In his Wapo column Robert Samuelson tackles “Why the recovery is feeble”:
Federal Reserve Chairman Ben Bernanke last week became the latest economist to ask why the current economic recovery has been so weak. The question has inspired a cottage industry of studies, papers and speeches with often-esoteric and murky theories. The explanation is actually straightforward: The financial crisis and Great Recession scared the wits out of most Americans — not just consumers but also corporate managers, bankers and small-business owners. They are reacting accordingly. They’re cautious, risk-averse and defensive. They’re spending less and saving more.
The recovery’s languor is striking. Bernanke, speaking to the New York Economic Club, noted that the economy’s annual growth rate had averaged only about 2 percent since the recession officially ended in mid-2009. By contrast, the average growth rate of post-World War II recoveries at a similar stage is almost 4.5 percent. This means the economy is producing about $1.4 trillion less of everything, from Big Macs to cars, than it would if we’d had an average recovery.
No one asks any more why the crash was so deep. The generally accepted reason being the blow-up of the housing bubble and the damage it inflicted on households and financial institutions. And the Fed is praised for not letting it reach ‘Great Depression’ status!
Samuelson muses further:
Typically after a recession hits bottom, there’s a period of above-average growth. Excesses (too many houses or dot-com start-ups) are cured by fire sales or bankruptcies. Pent-up demand or government “stimulus” policies spur spending. Surviving businesses begin to hire to meet added sales. Confidence revives. Recoveries become self-sustaining.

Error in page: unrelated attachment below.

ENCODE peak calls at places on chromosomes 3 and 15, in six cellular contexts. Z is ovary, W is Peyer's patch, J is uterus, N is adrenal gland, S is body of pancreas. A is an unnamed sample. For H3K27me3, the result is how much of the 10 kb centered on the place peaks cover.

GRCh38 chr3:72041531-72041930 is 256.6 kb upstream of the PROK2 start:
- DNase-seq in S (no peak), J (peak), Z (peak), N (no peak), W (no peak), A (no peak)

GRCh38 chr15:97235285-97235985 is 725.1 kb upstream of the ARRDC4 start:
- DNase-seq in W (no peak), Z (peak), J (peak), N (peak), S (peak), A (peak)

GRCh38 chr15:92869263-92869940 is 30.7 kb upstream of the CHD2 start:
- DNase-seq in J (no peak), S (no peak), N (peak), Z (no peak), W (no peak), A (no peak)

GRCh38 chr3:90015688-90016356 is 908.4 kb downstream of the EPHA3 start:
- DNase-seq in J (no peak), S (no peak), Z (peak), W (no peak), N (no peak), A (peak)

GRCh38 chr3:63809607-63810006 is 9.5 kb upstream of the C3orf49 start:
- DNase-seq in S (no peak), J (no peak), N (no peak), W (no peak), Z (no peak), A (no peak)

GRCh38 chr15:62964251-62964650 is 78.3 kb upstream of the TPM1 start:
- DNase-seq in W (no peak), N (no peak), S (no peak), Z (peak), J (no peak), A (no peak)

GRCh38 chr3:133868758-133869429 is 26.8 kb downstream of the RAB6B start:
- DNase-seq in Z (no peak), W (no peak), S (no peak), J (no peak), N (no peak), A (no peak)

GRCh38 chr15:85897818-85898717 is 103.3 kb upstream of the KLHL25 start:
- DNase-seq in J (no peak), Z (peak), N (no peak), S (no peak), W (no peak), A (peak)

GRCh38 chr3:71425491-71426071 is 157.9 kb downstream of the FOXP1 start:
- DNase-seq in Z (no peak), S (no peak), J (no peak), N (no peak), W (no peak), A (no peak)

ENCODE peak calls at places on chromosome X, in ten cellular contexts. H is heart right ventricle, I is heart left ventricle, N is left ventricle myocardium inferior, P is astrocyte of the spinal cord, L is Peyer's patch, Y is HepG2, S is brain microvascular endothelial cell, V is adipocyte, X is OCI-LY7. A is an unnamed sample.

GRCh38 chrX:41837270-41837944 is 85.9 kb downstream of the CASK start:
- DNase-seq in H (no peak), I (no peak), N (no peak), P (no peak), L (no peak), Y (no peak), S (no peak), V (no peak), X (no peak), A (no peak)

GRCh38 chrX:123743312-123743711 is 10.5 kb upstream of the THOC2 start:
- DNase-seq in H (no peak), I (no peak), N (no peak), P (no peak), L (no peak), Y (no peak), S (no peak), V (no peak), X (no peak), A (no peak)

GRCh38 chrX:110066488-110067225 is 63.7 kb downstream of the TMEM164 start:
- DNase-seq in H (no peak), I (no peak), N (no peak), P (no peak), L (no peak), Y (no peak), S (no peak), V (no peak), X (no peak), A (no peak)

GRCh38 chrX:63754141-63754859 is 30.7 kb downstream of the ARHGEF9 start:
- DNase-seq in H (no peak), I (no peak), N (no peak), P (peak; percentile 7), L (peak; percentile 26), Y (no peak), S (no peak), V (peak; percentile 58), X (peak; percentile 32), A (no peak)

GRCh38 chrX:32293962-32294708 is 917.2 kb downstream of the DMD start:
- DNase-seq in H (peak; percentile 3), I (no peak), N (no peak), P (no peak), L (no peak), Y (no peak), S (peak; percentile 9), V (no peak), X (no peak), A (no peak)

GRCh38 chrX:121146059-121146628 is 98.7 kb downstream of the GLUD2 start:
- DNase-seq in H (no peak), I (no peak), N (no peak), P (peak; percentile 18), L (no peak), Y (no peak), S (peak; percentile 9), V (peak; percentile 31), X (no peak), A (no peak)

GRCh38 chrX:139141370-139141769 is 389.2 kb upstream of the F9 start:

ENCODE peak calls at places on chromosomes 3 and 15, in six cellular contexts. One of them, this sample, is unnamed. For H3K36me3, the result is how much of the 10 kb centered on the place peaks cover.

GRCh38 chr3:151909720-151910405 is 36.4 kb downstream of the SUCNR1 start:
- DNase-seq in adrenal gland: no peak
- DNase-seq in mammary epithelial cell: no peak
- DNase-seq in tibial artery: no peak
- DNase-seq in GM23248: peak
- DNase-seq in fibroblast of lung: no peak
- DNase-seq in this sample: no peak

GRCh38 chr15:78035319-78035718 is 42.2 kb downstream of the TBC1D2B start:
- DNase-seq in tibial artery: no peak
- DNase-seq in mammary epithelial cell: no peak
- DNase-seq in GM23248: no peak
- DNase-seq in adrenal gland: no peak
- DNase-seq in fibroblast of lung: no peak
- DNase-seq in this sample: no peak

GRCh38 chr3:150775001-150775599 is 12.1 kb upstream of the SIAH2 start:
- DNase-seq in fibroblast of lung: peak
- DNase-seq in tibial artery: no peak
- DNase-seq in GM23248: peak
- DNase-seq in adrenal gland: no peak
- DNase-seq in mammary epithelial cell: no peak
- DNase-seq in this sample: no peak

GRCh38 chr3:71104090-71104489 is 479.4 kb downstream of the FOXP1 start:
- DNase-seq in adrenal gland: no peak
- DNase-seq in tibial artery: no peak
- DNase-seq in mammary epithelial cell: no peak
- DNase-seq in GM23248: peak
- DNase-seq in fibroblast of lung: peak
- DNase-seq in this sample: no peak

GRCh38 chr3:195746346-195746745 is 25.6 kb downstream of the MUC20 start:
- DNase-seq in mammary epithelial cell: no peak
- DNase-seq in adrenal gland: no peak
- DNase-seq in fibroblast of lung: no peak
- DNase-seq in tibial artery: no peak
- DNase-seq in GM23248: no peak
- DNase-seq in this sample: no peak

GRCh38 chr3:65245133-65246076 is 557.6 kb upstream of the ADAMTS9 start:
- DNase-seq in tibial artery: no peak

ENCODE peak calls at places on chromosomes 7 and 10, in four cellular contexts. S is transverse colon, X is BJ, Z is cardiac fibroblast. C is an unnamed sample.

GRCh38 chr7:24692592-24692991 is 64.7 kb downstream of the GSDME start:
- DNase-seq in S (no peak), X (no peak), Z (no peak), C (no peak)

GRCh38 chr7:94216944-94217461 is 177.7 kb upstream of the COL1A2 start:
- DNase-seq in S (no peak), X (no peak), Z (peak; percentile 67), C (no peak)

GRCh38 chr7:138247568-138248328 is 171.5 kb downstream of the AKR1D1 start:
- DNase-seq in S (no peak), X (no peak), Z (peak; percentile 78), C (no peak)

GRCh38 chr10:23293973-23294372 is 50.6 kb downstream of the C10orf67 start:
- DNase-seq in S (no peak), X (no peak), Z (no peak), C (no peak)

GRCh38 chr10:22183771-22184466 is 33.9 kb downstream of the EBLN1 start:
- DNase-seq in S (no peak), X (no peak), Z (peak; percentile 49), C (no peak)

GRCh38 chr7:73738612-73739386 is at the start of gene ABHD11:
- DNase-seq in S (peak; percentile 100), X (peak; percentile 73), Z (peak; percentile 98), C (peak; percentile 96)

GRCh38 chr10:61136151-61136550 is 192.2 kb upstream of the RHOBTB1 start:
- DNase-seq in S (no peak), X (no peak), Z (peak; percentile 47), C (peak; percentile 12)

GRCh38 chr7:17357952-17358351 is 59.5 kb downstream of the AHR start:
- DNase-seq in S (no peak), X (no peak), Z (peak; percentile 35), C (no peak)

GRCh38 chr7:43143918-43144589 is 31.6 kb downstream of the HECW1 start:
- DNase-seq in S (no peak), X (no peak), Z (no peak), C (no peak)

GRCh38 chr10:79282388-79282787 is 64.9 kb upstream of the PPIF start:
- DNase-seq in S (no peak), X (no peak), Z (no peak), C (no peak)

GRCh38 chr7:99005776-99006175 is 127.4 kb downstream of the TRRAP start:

In today’s recovery, this recuperation has been partial. One theory is that recessions accompanied by a financial crisis are harsher and longer. To repay debts, borrowers reduce spending. Facing bad loans, lenders lend less or go bankrupt.
That has become the “great cop-out”, courtesy of Reinhart & Rogoff. But the real reason for both the hard fall and feeble recovery is depicted in the chart below (which Bernanke should put up on his office wall as a permanent reminder). Both the deep drop and feeble pick-up are associated with monetary policy, i.e. Fed errors. Behind the fall was the Fed´s unassailable concern with the possible inflationary effects of oil and commodity prices. Behind the weak recovery is the Fed´s 2% inflation target “firewall”.